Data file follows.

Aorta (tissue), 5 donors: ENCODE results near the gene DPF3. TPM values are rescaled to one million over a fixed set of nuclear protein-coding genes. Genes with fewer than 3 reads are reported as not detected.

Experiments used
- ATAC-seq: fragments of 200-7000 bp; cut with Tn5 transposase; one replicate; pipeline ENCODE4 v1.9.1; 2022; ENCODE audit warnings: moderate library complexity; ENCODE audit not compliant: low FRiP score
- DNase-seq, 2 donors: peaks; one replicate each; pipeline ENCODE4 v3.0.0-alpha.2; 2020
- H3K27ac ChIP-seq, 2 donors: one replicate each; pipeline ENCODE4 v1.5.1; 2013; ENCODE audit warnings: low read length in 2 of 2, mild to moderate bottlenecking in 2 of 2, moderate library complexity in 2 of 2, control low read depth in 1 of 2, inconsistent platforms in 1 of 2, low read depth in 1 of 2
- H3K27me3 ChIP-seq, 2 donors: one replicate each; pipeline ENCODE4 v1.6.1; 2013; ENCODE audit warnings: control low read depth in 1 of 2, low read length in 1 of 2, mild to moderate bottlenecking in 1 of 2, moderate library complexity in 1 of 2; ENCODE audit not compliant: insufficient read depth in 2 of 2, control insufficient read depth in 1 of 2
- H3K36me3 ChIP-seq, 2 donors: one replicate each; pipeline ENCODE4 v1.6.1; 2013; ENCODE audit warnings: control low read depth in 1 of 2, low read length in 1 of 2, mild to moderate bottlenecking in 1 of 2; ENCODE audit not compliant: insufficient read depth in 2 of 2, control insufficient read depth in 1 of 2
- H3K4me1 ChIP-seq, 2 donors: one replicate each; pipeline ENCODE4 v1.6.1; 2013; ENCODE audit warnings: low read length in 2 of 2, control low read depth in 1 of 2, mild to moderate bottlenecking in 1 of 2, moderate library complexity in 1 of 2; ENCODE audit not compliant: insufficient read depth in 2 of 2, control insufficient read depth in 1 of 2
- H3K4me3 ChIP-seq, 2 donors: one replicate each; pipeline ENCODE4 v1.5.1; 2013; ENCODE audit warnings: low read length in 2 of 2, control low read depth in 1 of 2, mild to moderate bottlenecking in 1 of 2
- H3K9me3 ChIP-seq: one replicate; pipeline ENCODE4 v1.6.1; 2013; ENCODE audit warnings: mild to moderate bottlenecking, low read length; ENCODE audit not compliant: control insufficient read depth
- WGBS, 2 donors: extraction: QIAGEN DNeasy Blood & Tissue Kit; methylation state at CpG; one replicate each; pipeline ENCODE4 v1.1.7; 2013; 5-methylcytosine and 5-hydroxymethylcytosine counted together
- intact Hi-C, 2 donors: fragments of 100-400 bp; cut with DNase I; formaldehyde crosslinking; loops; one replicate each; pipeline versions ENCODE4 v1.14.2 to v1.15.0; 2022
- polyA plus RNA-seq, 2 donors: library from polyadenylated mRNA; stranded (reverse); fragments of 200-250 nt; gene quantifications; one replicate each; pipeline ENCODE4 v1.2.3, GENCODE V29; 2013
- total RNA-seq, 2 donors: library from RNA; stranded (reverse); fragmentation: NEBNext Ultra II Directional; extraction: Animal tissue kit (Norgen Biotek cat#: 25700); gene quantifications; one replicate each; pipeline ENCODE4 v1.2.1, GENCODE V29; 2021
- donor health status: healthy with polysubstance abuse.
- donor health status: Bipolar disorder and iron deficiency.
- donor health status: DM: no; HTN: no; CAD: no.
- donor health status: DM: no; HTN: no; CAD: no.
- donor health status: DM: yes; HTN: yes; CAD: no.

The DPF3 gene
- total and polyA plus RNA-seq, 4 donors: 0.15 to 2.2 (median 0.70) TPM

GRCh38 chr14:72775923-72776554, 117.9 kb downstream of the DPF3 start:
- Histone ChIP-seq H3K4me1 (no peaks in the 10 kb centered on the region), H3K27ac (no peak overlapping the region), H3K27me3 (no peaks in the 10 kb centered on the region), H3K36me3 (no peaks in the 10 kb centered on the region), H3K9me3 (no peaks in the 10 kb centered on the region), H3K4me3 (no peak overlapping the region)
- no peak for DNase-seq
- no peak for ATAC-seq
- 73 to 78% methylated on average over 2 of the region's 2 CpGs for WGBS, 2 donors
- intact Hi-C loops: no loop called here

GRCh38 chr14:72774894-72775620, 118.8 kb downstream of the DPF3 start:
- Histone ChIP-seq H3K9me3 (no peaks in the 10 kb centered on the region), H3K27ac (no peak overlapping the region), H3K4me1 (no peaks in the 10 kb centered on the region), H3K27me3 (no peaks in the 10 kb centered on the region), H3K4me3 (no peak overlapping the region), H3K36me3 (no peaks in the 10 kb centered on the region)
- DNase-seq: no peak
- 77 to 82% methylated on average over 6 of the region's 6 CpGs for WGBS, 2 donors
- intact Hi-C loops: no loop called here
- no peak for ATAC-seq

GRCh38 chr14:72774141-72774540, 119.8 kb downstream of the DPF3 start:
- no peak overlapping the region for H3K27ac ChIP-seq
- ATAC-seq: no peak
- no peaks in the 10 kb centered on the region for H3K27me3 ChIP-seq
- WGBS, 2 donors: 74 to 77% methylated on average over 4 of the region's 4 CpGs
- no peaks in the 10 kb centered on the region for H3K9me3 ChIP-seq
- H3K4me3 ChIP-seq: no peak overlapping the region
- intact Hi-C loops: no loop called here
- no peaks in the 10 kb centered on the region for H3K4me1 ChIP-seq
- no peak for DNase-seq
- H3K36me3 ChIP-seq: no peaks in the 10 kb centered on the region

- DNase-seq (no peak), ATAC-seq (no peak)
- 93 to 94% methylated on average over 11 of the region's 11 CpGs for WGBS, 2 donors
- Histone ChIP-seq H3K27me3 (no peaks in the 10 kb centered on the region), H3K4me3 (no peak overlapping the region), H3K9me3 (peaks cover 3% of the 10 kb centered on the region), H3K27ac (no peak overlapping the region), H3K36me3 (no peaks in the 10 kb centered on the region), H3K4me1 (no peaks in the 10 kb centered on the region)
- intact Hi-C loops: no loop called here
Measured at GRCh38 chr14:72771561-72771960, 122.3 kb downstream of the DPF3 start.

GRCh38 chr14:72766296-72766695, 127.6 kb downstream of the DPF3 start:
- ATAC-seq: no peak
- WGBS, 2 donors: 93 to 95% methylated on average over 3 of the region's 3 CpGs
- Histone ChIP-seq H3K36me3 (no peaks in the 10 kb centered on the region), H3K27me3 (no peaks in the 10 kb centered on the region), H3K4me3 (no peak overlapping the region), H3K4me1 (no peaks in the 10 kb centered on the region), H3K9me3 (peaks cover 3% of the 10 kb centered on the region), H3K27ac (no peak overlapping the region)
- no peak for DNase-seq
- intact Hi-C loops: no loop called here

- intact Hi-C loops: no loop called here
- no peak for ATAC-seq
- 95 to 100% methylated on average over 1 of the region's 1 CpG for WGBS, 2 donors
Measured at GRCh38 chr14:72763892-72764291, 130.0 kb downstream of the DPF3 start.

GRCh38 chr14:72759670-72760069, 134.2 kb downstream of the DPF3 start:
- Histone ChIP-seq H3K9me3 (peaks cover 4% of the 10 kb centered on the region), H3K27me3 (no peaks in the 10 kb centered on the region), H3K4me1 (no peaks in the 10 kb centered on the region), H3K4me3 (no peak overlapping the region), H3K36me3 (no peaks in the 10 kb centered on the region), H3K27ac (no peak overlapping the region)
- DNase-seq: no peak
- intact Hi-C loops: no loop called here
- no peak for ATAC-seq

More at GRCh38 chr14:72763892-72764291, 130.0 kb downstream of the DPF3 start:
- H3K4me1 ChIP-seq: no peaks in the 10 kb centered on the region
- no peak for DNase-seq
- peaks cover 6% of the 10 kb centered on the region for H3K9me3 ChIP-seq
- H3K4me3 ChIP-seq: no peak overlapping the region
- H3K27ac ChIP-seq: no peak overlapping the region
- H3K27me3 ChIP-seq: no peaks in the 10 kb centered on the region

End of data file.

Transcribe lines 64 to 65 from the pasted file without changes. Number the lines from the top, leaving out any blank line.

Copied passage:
- no peak for ATAC-seq

More at GRCh38 chr14:72763892-72764291, 130.0 kb downstream of the DPF3 start: